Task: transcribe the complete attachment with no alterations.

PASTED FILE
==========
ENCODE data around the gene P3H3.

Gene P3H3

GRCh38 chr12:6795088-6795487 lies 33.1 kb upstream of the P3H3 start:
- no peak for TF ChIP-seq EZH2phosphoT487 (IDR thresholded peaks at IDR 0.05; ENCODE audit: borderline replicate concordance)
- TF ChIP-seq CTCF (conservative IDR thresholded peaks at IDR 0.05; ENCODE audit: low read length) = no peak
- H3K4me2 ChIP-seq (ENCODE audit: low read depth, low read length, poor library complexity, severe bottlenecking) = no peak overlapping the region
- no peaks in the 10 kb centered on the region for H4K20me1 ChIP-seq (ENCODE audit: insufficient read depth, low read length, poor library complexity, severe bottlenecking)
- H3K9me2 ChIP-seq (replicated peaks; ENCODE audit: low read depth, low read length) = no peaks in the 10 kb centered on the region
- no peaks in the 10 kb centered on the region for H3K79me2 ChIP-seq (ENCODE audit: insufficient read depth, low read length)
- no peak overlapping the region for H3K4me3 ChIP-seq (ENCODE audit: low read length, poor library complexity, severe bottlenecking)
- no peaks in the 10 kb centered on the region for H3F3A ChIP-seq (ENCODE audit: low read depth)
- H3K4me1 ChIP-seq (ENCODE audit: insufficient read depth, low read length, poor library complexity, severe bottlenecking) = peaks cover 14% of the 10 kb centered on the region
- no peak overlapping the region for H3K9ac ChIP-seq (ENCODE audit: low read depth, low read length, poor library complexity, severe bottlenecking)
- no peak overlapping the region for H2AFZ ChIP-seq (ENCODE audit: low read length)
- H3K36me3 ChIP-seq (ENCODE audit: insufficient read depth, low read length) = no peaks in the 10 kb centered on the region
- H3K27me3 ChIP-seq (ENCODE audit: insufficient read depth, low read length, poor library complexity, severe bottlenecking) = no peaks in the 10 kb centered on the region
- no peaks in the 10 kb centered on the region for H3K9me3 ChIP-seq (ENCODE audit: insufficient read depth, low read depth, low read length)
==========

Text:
ENCODE data around the gene P3H3.

Gene P3H3

GRCh38 chr12:6795088-6795487 lies 33.1 kb upstream of the P3H3 start:
- no peak for TF ChIP-seq EZH2phosphoT487 (IDR thresholded peaks at IDR 0.05; ENCODE audit: borderline replicate concordance)
- TF ChIP-seq CTCF (conservative IDR thresholded peaks at IDR 0.05; ENCODE audit: low read length) = no peak
- H3K4me2 ChIP-seq (ENCODE audit: low read depth, low read length, poor library complexity, severe bottlenecking) = no peak overlapping the region
- no peaks in the 10 kb centered on the region for H4K20me1 ChIP-seq (ENCODE audit: insufficient read depth, low read length, poor library complexity, severe bottlenecking)
- H3K9me2 ChIP-seq (replicated peaks; ENCODE audit: low read depth, low read length) = no peaks in the 10 kb centered on the region
- no peaks in the 10 kb centered on the region for H3K79me2 ChIP-seq (ENCODE audit: insufficient read depth, low read length)
- no peak overlapping the region for H3K4me3 ChIP-seq (ENCODE audit: low read length, poor library complexity, severe bottlenecking)
- no peaks in the 10 kb centered on the region for H3F3A ChIP-seq (ENCODE audit: low read depth)
- H3K4me1 ChIP-seq (ENCODE audit: insufficient read depth, low read length, poor library complexity, severe bottlenecking) = peaks cover 14% of the 10 kb centered on the region
- no peak overlapping the region for H3K9ac ChIP-seq (ENCODE audit: low read depth, low read length, poor library complexity, severe bottlenecking)
- no peak overlapping the region for H2AFZ ChIP-seq (ENCODE audit: low read length)
- H3K36me3 ChIP-seq (ENCODE audit: insufficient read depth, low read length) = no peaks in the 10 kb centered on the region
- H3K27me3 ChIP-seq (ENCODE audit: insufficient read depth, low read length, poor library complexity, severe bottlenecking) = no peaks in the 10 kb centered on the region
- no peaks in the 10 kb centered on the region for H3K9me3 ChIP-seq (ENCODE audit: insufficient read depth, low read depth, low read length)